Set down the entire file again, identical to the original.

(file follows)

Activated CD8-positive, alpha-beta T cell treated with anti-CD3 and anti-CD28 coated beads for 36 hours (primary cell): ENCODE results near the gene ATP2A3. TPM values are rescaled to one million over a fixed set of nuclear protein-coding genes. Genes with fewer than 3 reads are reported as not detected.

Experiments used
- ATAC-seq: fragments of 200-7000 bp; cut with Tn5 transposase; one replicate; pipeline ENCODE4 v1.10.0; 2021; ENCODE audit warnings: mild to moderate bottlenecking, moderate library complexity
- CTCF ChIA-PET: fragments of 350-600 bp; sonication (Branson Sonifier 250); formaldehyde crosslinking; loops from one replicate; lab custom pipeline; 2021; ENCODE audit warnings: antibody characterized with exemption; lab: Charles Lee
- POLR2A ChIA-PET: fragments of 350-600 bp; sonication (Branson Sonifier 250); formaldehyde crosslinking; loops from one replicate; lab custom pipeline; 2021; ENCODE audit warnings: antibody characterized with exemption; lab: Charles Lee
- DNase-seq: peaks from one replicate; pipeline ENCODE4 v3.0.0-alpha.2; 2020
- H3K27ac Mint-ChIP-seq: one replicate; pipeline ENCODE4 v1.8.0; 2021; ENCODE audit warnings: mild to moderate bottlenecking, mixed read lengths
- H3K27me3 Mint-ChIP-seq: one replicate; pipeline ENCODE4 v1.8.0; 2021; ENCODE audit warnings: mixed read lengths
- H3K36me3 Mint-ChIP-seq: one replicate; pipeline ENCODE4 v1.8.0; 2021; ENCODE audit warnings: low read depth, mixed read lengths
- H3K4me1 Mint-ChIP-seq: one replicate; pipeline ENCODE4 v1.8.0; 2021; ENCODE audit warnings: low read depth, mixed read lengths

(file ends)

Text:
Activated CD8-positive, alpha-beta T cell treated with anti-CD3 and anti-CD28 coated beads for 36 hours (primary cell): ENCODE results near the gene ATP2A3. TPM values are rescaled to one million over a fixed set of nuclear protein-coding genes. Genes with fewer than 3 reads are reported as not detected.

Experiments used
- ATAC-seq: fragments of 200-7000 bp; cut with Tn5 transposase; one replicate; pipeline ENCODE4 v1.10.0; 2021; ENCODE audit warnings: mild to moderate bottlenecking, moderate library complexity
- CTCF ChIA-PET: fragments of 350-600 bp; sonication (Branson Sonifier 250); formaldehyde crosslinking; loops from one replicate; lab custom pipeline; 2021; ENCODE audit warnings: antibody characterized with exemption; lab: Charles Lee
- POLR2A ChIA-PET: fragments of 350-600 bp; sonication (Branson Sonifier 250); formaldehyde crosslinking; loops from one replicate; lab custom pipeline; 2021; ENCODE audit warnings: antibody characterized with exemption; lab: Charles Lee
- DNase-seq: peaks from one replicate; pipeline ENCODE4 v3.0.0-alpha.2; 2020
- H3K27ac Mint-ChIP-seq: one replicate; pipeline ENCODE4 v1.8.0; 2021; ENCODE audit warnings: mild to moderate bottlenecking, mixed read lengths
- H3K27me3 Mint-ChIP-seq: one replicate; pipeline ENCODE4 v1.8.0; 2021; ENCODE audit warnings: mixed read lengths
- H3K36me3 Mint-ChIP-seq: one replicate; pipeline ENCODE4 v1.8.0; 2021; ENCODE audit warnings: low read depth, mixed read lengths
- H3K4me1 Mint-ChIP-seq: one replicate; pipeline ENCODE4 v1.8.0; 2021; ENCODE audit warnings: low read depth, mixed read lengths